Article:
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Hitch your wagon to a star

Conservatives projected to win U.K. election

Television stations were projecting a Conservative win based on exit polls suggesting the Tories have won the largest number of seats in Britain's national election, but will fall slightly short of a majority.

A BBC analysis suggested David Cameron's party will win 307 House of Commons seats, short of the 326 seats needed for a majority, according to results from a poll done for three broadcast networks.

Labour Leader Gordon Brown arrives with his wife, Sarah, at a polling station in North Queensferry in Fife, Scotland, on Thursday. (David Moir/Reuters)

Two scenarios could arise — Prime Minister Gordon Brown could resign if he feels the results have signalled he has lost his mandate to rule, or he could try to stay on as leader and seek a deal in which smaller parties would support him.

Millions of voters headed to polling stations Thursday to cast their ballots in a general election that was widely expected to be the closest race in years.

More than 44 million people had registered to vote in the election, in which voters were asked to pick both MPs for the 650-seat British Parliament and a number of local authorities.

One recent poll suggested that as many as 40 per cent of British voters began the day undecided, and many analysts have suggested that the United Kingdom could be facing its first minority, or "hung," Parliament in 36 years.

Recent polls suggested Cameron's Conservatives were the favourites to win, but observers were forecasting a tight three-party race after Liberal Democrat Leader Nick Clegg performed well in televised debates.

Clegg, 43, was not widely expected to win the election, but analysts suggested he could hold the balance of power in a minority Parliament.

Britain's tabloids pulled the trigger in Thursday's race with the Daily Mirror running a picture of Cameron along with the words, "Prime Minister? Really?" The Sun, meanwhile, superimposed Cameron's face onto U.S. President Barack Obama's famous colour poster that read, "Hope."

Final push for votes

Brown, 59, touted his experience managing the economy throughout the campaign, but he struggled to recover after he was caught on tape referring to a voter as a "bigoted woman."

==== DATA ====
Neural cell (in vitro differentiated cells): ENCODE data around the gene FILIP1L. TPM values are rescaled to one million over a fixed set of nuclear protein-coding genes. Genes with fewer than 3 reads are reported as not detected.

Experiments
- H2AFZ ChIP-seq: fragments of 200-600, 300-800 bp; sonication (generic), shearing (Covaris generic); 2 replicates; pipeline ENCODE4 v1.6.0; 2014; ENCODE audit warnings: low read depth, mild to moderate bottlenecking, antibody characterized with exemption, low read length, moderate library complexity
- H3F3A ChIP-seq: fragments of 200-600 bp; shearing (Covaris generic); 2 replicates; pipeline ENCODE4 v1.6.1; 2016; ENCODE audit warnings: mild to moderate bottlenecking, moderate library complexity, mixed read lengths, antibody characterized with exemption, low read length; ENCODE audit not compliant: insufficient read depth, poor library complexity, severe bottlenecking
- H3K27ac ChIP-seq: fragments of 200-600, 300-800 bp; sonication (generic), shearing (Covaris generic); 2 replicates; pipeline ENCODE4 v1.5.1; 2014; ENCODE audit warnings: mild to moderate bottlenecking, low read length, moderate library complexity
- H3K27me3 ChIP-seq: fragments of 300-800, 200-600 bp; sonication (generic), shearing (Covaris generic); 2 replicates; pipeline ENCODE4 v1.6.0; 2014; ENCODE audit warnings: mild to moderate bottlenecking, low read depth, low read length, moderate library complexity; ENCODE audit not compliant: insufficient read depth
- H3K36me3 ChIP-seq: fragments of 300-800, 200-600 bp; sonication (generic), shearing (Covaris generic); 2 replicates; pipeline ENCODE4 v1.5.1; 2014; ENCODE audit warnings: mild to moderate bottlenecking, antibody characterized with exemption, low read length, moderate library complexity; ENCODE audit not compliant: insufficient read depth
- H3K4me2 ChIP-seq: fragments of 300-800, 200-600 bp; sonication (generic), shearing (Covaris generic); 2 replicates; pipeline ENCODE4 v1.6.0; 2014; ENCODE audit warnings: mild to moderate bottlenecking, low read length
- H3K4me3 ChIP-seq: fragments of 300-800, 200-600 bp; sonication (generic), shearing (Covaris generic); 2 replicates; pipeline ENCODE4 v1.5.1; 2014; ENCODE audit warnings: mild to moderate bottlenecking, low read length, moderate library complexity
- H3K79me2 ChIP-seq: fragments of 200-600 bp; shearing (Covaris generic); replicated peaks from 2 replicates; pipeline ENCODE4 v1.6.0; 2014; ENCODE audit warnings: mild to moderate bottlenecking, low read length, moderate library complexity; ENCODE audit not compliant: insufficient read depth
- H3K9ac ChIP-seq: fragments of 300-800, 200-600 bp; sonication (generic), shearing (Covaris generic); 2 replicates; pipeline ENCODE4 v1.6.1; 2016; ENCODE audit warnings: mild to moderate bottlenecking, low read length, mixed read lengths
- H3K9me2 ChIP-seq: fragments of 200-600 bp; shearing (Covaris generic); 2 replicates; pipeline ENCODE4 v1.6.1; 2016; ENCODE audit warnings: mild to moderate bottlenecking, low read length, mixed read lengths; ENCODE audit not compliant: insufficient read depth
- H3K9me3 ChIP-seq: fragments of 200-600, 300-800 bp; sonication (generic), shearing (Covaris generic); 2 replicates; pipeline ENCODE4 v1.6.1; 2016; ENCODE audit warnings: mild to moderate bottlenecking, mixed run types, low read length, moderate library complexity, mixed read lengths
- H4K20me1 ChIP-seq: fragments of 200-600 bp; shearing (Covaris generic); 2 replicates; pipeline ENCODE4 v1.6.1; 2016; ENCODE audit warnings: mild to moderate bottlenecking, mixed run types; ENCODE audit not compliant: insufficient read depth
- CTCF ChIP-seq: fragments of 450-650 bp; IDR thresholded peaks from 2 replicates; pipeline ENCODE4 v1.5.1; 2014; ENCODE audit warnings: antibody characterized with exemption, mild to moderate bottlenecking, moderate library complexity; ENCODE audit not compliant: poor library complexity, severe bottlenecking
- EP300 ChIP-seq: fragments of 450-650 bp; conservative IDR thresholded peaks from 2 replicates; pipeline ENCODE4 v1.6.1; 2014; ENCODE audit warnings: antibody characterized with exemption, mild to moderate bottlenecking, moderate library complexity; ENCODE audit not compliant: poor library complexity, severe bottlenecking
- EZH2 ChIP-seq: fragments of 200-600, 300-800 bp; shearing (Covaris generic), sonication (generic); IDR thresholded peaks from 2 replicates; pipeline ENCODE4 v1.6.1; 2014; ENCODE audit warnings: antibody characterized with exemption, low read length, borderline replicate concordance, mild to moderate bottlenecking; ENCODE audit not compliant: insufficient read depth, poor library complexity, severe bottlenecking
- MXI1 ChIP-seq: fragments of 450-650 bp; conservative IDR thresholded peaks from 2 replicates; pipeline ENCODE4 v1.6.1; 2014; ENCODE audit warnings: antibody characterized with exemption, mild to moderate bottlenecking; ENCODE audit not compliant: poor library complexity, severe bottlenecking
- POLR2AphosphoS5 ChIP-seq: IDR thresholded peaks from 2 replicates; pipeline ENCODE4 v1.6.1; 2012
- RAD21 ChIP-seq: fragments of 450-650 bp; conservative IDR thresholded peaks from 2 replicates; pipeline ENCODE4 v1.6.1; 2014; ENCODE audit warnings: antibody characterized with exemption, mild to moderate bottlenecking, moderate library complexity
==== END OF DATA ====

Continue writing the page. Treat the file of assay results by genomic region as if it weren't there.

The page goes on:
The incumbent leader made his final campaign speech in his native Scotland on Wednesday, urging supporters to return a Labour government that has been in power for 13 years.

Cameron, 43, continued his push for the Conservatives in the final days before the election, telling the BBC that he slept on his bus as he shuttled between campaign stops, saying he is going "all out" to win.

Clegg urged voters to vote for the Liberal Democrats, saying his party could deliver "real change, real hope, real fairness."

The United Kingdom hasn't had a minority government since 1974, when Prime Minister Edward Heath's Conservatives got fewer seats than Labour. Heath tried to form a coalition with the Liberals, but couldn't pull it together.

Heath resigned and the Queen gave Labour Leader Harold Wilson the chance to govern. Wilson's government lasted for about six months, until he called another election, which his party won.

Conservative Leader David Cameron and his wife, Samantha, leave after voting near Witney in Oxfordshire in southern England. (Toby Melville/Reuters)

Meanwhile, a light aircraft carrying a candidate for a minor party in the election crashed Thursday, but officials say the pilot and passenger survived with minor injuries.

Nigel Farage, a member of the UK Independence Party, was being treated at a hospital, said aide Chris Adams.

"He is OK so it's not life-threatening. The show goes on," Adams told BBC television.

Polling booths opened at 7 a.m. local time and will close at 10 p.m.

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